For thousands of years, legends have existed about a magical spring that restores the youth of anyone who drinks from it. Such has been the power of the legend that it is recorded in the ancient writings of Herodotus and Priester John. Belief in such a possibility was apparently a driving force behind Ponce de Leon’s trek in the early 1500’s into what is now the state of Florida. And, not unlike that intrepid Spaniard, millions of people all over the world have longed for a drink of those same waters, searching for the vitality and health of a robust youth.
Interestingly enough, a bit of that health desire has occurred as life expectancy has increased and science has added to the understanding of disease and the treatment of injuries and illness. And, with the United States spending roughly 2.6 trillion dollars annually on health care, more than any other country, it would be reasonable to assume that America is the healthiest nation in the world and that some semblance of the”fountain of youth” may not be all that unreal.
We die younger and we are in poorer health compared to other developed nations that spend far less than we do for health care. Our infant mortality is higher and fully two out of three of us are obese. Heart disease, HIV infections, teen pregnancy, lung disease, diabetes and disabilities, coupled with drug addiction and violence paint a picture far different from those other countries where people live longer and enjoy better health. In spite of all the money being spent, something is badly wrong with America’s approach to keeping itself healthy.
It would appear that we are searching in the wrong places for solutions that would lead to our own spring water of health and we are paying far too much to do so. We rely on technology and pharmacology to get us out of the hole of fragile health we have dug with our spoons and forks. We demand for ourselves the most sophisticated care available and reject the reforms in our systems that would allow a more level field of access to medical care for everyone. We have abandoned the time honored tradition of first seeking the advice of our primary care healers while they have substituted “hang up and dial 911” for the responsive voice of someone who can offer immediate help (and often prevent an expensive trip to the hospital emergency department.)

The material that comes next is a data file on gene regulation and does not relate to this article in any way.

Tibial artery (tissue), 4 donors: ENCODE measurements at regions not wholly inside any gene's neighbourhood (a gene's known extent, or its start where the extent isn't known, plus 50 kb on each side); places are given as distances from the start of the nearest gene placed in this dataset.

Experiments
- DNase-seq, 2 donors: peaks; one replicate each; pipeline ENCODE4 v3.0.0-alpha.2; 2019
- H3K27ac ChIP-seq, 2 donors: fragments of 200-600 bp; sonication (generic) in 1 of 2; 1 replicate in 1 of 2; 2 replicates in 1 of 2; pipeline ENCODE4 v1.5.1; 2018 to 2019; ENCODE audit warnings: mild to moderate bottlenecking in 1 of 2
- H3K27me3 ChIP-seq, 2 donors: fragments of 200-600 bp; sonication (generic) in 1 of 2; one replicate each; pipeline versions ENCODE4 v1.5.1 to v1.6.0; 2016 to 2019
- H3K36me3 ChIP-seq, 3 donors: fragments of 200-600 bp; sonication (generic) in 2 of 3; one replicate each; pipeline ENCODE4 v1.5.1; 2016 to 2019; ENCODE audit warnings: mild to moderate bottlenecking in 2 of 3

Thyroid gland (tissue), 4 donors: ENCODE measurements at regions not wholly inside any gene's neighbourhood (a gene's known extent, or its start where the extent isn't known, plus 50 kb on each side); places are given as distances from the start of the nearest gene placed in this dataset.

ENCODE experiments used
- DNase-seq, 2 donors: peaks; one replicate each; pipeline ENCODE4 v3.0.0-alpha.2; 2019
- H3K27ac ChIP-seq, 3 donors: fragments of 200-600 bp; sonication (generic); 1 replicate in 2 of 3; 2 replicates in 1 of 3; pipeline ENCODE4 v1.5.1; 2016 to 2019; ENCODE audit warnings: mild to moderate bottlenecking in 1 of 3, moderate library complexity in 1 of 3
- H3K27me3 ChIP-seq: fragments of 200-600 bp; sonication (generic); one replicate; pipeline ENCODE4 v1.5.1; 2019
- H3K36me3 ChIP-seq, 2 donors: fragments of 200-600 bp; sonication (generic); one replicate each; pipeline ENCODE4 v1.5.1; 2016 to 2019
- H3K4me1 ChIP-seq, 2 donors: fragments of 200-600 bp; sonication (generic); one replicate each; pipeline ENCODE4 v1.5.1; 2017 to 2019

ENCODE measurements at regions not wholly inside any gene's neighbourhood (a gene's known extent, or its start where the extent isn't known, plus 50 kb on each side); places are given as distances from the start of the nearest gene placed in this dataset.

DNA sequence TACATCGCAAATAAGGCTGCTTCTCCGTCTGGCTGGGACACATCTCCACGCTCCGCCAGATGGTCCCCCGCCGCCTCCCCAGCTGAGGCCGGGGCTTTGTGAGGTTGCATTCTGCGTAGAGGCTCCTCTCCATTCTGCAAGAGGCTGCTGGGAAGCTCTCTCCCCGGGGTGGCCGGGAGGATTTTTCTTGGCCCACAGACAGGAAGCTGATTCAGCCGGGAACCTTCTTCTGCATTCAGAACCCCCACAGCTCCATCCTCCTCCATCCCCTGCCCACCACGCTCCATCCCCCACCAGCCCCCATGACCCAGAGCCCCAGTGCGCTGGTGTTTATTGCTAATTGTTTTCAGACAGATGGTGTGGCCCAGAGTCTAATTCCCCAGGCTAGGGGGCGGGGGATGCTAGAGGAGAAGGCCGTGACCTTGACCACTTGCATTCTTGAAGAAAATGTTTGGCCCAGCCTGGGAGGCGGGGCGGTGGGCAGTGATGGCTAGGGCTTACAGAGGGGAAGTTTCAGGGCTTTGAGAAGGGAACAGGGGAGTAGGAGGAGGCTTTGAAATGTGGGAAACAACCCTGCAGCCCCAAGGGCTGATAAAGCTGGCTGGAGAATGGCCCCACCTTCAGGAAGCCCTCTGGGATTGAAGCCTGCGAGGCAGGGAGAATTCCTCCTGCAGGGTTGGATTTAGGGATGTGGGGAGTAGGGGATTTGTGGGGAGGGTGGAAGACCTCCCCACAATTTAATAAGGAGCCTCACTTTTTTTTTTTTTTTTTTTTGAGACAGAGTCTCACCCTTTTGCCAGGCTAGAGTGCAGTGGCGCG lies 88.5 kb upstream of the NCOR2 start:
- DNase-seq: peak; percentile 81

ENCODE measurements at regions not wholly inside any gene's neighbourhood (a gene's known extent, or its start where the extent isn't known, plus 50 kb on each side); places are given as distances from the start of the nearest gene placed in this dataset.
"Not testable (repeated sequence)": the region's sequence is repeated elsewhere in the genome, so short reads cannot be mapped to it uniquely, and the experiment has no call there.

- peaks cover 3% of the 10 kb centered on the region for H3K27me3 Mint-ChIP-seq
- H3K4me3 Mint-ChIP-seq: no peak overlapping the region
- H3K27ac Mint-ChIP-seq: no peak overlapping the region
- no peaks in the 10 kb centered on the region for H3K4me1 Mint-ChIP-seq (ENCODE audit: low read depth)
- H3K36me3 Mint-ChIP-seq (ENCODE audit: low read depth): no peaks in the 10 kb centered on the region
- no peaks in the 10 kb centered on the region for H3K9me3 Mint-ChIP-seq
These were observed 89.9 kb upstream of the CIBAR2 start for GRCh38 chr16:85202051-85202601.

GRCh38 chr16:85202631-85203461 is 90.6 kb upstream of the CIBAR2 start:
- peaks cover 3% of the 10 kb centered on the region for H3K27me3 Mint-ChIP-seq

The way we seek and obtain medical care and health advice has undergone dramatic changes in the past two or three decades. Much of the change, however, does not seem to have made the differences in the quality of our lives we anticipated. Certainly not what we expected from the price we pay!
There are no simple answers. Poverty, social and ethnic disparities, lack of continuity of care, deficits in health and medical literacy, violence, substance abuse, a pharmaceutical product for every occasion and of course the prevalence of unhealthy ways of living are just a few of the reasons the health of Americans is behind other developed nations.
One thing is apparent however. Individuals who have no means to pay for medical care are likely to be the least healthy. All other factors aside, uninsured or inadequately covered persons receive less preventive care, tend to seek medical help as a last resort and are not part of a continuous and supportive medical home. Given the millions of our citizens who are without health coverage, it is very easy to understand why they are less healthy and in the end cost the health care system more because they lack early, affordable, continuous and less expensive ways of obtaining routine care and medical treatment when they are ill or injured. Thus they are added to the reasons why America as a country lags behind other developed nations.
It seems reasonable to assume then that if health insurance were made available to that segment of the population, the so called “working poor” they would enjoy better health, be more productive in the places they work and ultimately reduce the cost of medical care for everyone. That is exactly what one portion of the health reform legislation, Medicaid expansion, was designed to do.
By raising Medicaid eligibility for all persons up to 138% of the federal poverty level ($31,809 for a family of four) millions of low income citizens are now able to obtain health care. A good deal for America’s working poor and not a bad deal for states as the federal government will pay all of the cost of newly eligible individuals enrolled for the first three years and 90% thereafter.
Too good to pass up, right?
Not so, according to the ideological bent of conservative legislators who still claim that “Obamacare” opens the floodgates to “socialized medicine” and who reject any expansion of Medicaid that would entitle more people to have good health care. Somehow, if we are to search in better places for health care for everyone, and thus have a healthier America, we must get over the notion that those who can’t pay for it don’t deserve it. Ultimately then, it would appear that the search for that elusive and mystical fountain of health must come from a different direction. A direction that challenges our moral integrity and just how much value we place on caring for each other.